American Petroleum Institute (API)

InfluenceMap Score
for Climate Change
Performance Band
Organisation Score
Washington DC, United States
Official Web Site:

Climate Lobbying Overview: The American Petroleum Institute (API) is broadly hostile to climate policy in the US. Since 2016, the association has actively pushed for a deregulatory agenda over ambitious climate action and continues to advocate in favor of oil and gas expansion in the US.

Top-line Messaging on Climate Policy: The API has largely negative top-line messaging on climate policy. The association’s January 2021 State of American Energy report vaguely refers to global climate goals as “aggressive” without taking a clear position on limiting temperature rise in line with IPCC recommendations. In July 2022, following the US Supreme Court verdict on West Virginia vs EPA, API appeared in an interview with CBS News where the API representative appeared to not support government regulation and instead advocated for an industry-led, voluntary response to climate change. In March 2021, Fox Business reported on the API’s new position supporting carbon pricing as “the primary government climate policy instrument to reduce CO2 emissions” while still opposing other "prescriptive regulatory action." Further, in a speech from January 2022, API CEO, Mike Sommers, appeared to include policies to increase oil and gas production in its support for climate-related regulations. In a press release from April 2021, Sommers stated general support for the ambitions of the Paris Agreement, without taking a clear position on the country’s new Nationally Determined Contribution to the agreement.

Engagement with Climate-Related Policy: API appears strongly opposed to specific climate-related policies, including carbon taxes, renewable standards, and GHG emissions regulation. Despite an apparent shift in March 2021, API’s position supporting carbon pricing stopped short of explicitly endorsing a carbon tax. API also opposed the methane tax set in the Inflation Reduction Act in a joint-letter to US Congress leaders in August 2022.

API also appears to oppose regulation of GHG emissions. In February 2022, API’s comments to the EPA on methane regulations opposed the regulations, several of which API referred to as “unnecessarily burdensome.” In this letter, API also contested EPA’s legal authority to apply methane standards on existing sources. API’s comments to the EPA on GHG emissions standards for Light-Duty Vehicles in September 2021 did not support the tailpipe emissions regulations, and advocated for an economy-wide price on carbon instead. It also opposed GHG standards for medium- and heavy-duty trucks in Connecticut.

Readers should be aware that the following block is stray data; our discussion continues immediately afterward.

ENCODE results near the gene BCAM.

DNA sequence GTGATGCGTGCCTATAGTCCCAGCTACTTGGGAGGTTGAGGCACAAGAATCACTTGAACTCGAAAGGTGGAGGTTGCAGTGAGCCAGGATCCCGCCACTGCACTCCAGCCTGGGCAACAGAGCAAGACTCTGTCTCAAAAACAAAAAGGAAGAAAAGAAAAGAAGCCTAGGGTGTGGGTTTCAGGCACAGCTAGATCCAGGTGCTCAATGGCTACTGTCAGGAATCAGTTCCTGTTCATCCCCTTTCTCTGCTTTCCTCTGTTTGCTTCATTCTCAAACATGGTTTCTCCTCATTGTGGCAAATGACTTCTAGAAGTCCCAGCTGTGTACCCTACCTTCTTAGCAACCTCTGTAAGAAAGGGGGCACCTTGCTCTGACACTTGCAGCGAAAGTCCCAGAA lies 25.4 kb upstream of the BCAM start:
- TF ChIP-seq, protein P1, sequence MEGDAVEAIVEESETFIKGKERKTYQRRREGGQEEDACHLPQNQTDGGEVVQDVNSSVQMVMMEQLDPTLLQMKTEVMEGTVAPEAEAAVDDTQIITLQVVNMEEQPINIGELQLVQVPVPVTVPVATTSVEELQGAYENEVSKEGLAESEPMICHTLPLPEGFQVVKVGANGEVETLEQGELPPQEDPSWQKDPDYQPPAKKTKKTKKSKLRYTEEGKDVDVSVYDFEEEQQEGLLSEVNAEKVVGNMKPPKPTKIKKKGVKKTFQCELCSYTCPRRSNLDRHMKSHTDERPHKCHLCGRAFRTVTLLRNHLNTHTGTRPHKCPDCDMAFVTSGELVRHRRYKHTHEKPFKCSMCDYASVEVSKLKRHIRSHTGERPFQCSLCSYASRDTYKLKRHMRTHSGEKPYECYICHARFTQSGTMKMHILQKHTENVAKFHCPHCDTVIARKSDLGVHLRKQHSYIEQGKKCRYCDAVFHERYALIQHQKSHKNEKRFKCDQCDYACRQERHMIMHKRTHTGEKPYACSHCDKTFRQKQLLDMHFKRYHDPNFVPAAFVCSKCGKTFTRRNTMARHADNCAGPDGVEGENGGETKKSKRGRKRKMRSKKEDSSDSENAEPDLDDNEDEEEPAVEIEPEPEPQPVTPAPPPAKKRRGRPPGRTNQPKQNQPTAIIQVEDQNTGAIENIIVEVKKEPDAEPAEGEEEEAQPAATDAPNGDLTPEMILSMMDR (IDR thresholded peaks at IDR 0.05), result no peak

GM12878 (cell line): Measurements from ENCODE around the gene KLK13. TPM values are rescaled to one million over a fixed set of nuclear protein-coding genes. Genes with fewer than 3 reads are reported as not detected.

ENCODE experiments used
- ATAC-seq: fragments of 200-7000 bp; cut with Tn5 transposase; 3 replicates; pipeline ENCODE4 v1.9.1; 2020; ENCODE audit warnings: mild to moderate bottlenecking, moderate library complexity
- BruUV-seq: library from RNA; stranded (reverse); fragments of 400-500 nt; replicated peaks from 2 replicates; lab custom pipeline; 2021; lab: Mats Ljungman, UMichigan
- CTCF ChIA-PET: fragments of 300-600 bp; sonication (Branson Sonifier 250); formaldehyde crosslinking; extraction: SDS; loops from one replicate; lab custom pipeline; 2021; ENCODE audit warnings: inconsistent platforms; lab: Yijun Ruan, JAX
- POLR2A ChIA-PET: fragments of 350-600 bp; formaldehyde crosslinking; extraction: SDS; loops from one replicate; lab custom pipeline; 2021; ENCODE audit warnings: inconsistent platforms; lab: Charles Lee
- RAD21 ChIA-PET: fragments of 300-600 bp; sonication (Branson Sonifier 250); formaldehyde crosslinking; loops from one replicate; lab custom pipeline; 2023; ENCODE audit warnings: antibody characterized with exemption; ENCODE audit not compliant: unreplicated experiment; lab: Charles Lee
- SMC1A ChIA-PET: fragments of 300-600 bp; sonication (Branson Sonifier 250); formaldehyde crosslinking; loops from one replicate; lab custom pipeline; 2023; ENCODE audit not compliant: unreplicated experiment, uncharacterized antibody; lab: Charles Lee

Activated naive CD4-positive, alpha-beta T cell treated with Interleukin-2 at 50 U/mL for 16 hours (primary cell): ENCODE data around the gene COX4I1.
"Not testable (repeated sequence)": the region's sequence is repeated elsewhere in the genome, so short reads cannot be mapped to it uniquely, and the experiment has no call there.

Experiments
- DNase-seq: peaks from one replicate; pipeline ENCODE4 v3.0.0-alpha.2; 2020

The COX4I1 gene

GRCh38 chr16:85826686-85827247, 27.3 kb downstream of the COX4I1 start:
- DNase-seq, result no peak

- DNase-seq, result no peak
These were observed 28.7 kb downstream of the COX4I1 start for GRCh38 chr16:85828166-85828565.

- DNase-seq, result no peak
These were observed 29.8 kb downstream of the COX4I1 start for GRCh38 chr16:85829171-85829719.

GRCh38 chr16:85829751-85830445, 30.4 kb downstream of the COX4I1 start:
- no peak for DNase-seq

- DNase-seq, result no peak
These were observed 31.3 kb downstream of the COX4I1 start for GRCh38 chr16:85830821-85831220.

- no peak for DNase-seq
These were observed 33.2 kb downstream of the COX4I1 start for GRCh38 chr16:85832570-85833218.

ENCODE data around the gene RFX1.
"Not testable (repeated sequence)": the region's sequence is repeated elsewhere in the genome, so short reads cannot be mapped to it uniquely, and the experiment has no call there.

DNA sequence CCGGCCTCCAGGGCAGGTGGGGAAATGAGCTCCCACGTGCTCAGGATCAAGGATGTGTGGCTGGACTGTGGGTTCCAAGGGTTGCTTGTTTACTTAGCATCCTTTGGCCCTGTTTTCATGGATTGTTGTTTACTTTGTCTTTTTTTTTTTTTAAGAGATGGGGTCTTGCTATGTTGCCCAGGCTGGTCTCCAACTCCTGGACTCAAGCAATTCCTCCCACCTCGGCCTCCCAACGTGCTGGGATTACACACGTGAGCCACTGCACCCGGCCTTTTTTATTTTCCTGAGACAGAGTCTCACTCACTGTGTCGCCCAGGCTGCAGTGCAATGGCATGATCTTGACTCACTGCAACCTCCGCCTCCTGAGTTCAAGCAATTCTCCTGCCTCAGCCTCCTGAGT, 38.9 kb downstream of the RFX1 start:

API has been particularly active in its opposition to the Renewable Fuel Standard (RFS). The group called for repeal of the RFS in January 2021. It tweeted in April 2020 that “it is time to get rid of this broken mandate,” and in November 2019, directly advocated against the EPA’s proposed increases in biofuel blending requirements under the program.

Positioning on Energy Transition: The API does not appear to support the transition of the energy mix in line with IPCC scenarios for 1.5C, and continues to advocate for expanding oil and gas production in the US. In June 2022, API released a “10-in-2022 Plan” outlining 10 policy recommendations for the US federal government to support oil and gas production. This included lifting the oil and gas development restrictions in the US federal lands and waters by resuming the 5-year leasing program and the revising the National Environmental Policy Act (NEPA) permitting process to swiftly approve infrastructure permitting processes. Further, in its 2021 State of American Energy Report, the API argues against a ban on fracking, and supported the weakening of NEPA and the renewal of the Nationwide Permit 12 program, both of which appear to make permitting approval processes for oil and gas infrastructure quicker and easier.

The API does not appear to support the electrification of transport. In a letter to the Connecticut government in March 2022, API opposed electrification of transport, and argued that policy should allow all types of vehicles to compete in the market. In its 2021 State of American Energy report, the group opposed policies designed to incentivize the uptake of electric vehicles, arguing that subsidies, credits, and sales mandates that favor electric vehicles - like those in California - would “hinder America’s progress.”

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